Is the Leap Second 2015 a danger like Y2K?

Many IT companies are dreading over the leap second 2015. Most of these companies are considering the leap second as another Y2K-like bug. However, a recent blog on MSDN clears the air saying that leap second 2015 that is coming on June 30th is not a severe problem like Y2K and it will be taken care by most of the IT companies like Microsoft and Google.

Leap Second 2015

What is Leap Second 2015

The concept behind a leap second and a leap year is same. It is basically a one-second adjustment done to the UTC or the Universal Time to match the days’ time adjacent to the mean solar time. Sometimes, due to climatic changes or natural events like earthquake, earth’s rotation varies. This directly affects the mean solar time. In order to match this irregular time, the leap seconds of UTC are made irregular and hence they become, slightly unpredictable. In simple words, when the event like leap second occurs, the UTC system’s clock can tick a second at any time, to adjust that extra second.

The event of leap second hasn’t appeared for the first time. The last time it appeared was the year 2012. And this year it is going to occur on June 30th. The extra second will be inserted in the UTC at 23:59:60. IERS or the International Earth Rotation Service measures the earth’s rotation and makes sure if it is in sync with UTC. If it is delayed than UTC, then IERS decides when to insert a leap second to UTC. Generally, the leap second is inserted at the end of June or December and at UTC midnight. This time also, it is going to take place at the end of June.

Why everyone is worried about the Leap Second 2015

Basically, it is not the Leap second 2015; but it is the effect that this leap second might have on the computers and software that people are worried about. IT companies are even calling this extra second as the leap second bug. As per their prediction, the software cycle will go haywire due to this extra second and the program may respond in an unpredictable way; as it might misinterpret the leap second.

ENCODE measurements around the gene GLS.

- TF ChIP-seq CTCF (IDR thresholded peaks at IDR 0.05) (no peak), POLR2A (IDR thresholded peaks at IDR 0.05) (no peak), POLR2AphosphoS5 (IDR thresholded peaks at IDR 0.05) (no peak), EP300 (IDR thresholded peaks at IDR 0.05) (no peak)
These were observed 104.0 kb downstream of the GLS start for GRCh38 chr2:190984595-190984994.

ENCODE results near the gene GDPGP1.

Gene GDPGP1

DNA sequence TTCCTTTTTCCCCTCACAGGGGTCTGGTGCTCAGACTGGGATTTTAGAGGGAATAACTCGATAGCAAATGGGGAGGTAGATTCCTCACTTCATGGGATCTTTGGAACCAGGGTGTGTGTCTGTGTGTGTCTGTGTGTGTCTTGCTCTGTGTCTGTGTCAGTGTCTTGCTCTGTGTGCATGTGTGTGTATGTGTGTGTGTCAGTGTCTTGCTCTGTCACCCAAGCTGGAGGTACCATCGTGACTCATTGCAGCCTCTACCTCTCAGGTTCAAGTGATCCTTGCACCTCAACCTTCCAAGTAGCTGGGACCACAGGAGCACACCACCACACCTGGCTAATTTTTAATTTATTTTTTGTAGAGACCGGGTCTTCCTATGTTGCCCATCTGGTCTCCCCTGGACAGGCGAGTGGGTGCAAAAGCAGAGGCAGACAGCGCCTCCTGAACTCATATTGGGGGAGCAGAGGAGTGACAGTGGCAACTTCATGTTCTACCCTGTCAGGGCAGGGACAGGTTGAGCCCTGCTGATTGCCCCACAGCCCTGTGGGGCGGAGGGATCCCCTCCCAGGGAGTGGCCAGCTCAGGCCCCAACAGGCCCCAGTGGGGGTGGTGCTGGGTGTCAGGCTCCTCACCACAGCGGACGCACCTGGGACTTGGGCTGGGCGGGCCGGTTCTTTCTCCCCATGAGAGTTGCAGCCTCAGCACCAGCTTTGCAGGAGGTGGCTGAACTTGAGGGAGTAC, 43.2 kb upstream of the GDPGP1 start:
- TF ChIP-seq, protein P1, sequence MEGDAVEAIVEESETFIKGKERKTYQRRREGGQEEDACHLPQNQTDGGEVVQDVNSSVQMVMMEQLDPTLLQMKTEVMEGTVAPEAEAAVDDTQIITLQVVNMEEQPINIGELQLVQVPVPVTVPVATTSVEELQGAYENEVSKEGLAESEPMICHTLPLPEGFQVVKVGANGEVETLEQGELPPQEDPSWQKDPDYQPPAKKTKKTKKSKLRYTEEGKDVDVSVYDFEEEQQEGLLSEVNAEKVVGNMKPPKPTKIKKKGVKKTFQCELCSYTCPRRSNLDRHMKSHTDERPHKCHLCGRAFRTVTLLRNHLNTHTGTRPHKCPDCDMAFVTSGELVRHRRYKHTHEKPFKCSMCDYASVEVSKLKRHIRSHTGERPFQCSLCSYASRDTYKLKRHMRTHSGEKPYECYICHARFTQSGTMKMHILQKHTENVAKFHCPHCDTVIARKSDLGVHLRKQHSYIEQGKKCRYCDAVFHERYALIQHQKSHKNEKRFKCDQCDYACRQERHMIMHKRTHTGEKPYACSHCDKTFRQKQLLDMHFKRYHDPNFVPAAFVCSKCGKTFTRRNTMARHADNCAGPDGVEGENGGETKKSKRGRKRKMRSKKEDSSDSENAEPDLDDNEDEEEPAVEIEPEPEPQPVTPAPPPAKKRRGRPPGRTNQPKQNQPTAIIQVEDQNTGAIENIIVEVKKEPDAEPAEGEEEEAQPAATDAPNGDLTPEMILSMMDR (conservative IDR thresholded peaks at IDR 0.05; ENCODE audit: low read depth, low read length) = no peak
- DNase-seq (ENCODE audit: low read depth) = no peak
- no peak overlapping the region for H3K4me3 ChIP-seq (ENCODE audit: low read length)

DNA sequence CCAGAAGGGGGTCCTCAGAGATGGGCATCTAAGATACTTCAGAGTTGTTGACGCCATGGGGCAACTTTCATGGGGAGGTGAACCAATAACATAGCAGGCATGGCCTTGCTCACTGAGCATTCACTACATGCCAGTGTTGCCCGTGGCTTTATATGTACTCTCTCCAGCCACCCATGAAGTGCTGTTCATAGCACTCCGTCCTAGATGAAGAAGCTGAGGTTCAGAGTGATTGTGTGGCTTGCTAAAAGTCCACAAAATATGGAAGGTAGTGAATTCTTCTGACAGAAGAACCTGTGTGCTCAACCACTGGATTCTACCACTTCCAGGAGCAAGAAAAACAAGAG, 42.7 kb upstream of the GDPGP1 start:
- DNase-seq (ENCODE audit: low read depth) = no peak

The leap second will appear as follows:

  1. 2015-06-30 23.59.57
  2. 2015-06-30 23.59.58
  3. 2015-06-30 23.59.59
  4. 2015-06-30 23.59.60 <– leap second
  5. 2015-07-01 00.00.00

So basically, when the clock completes the 3rd step, it should go to 5th step mentioned in above list. However, an extra second is inserted and that makes as 1 extra leap second. And people are worried that the software programs, internet and computer’s system clock will the 4th and 5th step as same and will overlap the procedures.

Read: How does Windows computer react to the extra Leap Second added.

Synchronize the computer clock with the internet time server

You can synchronize the computer clock with the internet time server, as follows:

  • Open Date and Time by clicking the Start button Picture of the Start button, clicking Control Panel, clicking Clock, Language, and Region, and then clicking Date and Time.
  • Click the Internet Time tab, and then click Change settings. Administrator permission required If you’re prompted for an administrator password or confirmation, type the password or provide confirmation.
  • Select the check box next to Synchronize with an Internet time server, select a time server, and then click OK.

Microsoft has assured its users that Leap Second 2015 is certainly not like the Y2K bug which had the potential to create a havoc in the computer’s system.

Posted by on , in Category Windows with Tags
Anand Khanse is the Admin of TheWindowsClub.com, a 10-year Microsoft MVP Awardee in Windows (2006-16) & a Windows Insider MVP. Please read the entire post & the comments first, create a System Restore Point before making any changes to your system & be careful about any 3rd-party offers while installing freeware.

3 Comments

  1. Dan

    Unless I’m missing something, seems any pc/device that’s off or at least offline at the precise moment of leap second would be least affected, whereas any, if any, potential for leap second mischief would affect devices online (particularly servers that need 24/7/365 uptime…ATMs, hospitals, emergency services, for example). Thanks, your reminder is appreciated…cheers!

  2. jensenjs

    There are no legal comparison with the y2k problem.

    Y2k was about starting all over, this is only a matter of one second delay.

    Y2k could stop badly computers/figuration (serious)
    Y2K could make servers go down and wait for a fix (serious)
    Y2K could cost millions if not billions or more for the monetary system (Serious)
    Y2K could be a risk for hospitals and others like (Serious)
    But the lap second can be dealt with, just by holding banking back for, yes a second or two. And just for safety the same for hospitals, maybe for a 1-3 days

    This is of course just a wild guess, but never the less a qualified one 🙂

    I was working with the Y2K problem in 1998-jan 2000

  3. Alejandro Zalazar

    Leap second could make servers go down and wait for a fix also, it happened before, and will happen again if no actions are taken to prevent it

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